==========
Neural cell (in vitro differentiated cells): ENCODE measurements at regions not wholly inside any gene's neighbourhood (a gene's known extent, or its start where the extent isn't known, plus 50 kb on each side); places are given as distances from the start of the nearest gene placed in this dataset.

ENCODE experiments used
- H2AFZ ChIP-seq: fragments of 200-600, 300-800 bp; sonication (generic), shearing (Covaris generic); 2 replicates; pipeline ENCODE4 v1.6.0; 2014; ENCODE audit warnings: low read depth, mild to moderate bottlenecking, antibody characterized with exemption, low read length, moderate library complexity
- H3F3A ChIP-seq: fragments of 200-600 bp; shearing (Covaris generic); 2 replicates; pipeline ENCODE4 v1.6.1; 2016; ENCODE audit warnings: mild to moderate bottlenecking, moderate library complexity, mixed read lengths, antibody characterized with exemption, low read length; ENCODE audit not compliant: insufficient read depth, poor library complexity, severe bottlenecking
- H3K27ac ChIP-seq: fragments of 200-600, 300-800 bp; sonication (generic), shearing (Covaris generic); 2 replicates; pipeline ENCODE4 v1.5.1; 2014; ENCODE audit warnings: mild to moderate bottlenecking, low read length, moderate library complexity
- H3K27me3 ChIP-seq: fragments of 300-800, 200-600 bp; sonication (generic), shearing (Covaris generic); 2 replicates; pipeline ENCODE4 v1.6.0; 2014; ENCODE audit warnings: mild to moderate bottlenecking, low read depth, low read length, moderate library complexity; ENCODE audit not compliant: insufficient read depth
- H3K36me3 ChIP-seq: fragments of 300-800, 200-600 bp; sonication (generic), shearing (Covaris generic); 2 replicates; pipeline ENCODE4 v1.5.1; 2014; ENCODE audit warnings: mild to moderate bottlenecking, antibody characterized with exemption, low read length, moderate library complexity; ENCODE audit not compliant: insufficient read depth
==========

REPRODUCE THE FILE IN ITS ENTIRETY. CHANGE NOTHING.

Neural cell (in vitro differentiated cells): ENCODE measurements at regions not wholly inside any gene's neighbourhood (a gene's known extent, or its start where the extent isn't known, plus 50 kb on each side); places are given as distances from the start of the nearest gene placed in this dataset.

ENCODE experiments used
- H2AFZ ChIP-seq: fragments of 200-600, 300-800 bp; sonication (generic), shearing (Covaris generic); 2 replicates; pipeline ENCODE4 v1.6.0; 2014; ENCODE audit warnings: low read depth, mild to moderate bottlenecking, antibody characterized with exemption, low read length, moderate library complexity
- H3F3A ChIP-seq: fragments of 200-600 bp; shearing (Covaris generic); 2 replicates; pipeline ENCODE4 v1.6.1; 2016; ENCODE audit warnings: mild to moderate bottlenecking, moderate library complexity, mixed read lengths, antibody characterized with exemption, low read length; ENCODE audit not compliant: insufficient read depth, poor library complexity, severe bottlenecking
- H3K27ac ChIP-seq: fragments of 200-600, 300-800 bp; sonication (generic), shearing (Covaris generic); 2 replicates; pipeline ENCODE4 v1.5.1; 2014; ENCODE audit warnings: mild to moderate bottlenecking, low read length, moderate library complexity
- H3K27me3 ChIP-seq: fragments of 300-800, 200-600 bp; sonication (generic), shearing (Covaris generic); 2 replicates; pipeline ENCODE4 v1.6.0; 2014; ENCODE audit warnings: mild to moderate bottlenecking, low read depth, low read length, moderate library complexity; ENCODE audit not compliant: insufficient read depth
- H3K36me3 ChIP-seq: fragments of 300-800, 200-600 bp; sonication (generic), shearing (Covaris generic); 2 replicates; pipeline ENCODE4 v1.5.1; 2014; ENCODE audit warnings: mild to moderate bottlenecking, antibody characterized with exemption, low read length, moderate library complexity; ENCODE audit not compliant: insufficient read depth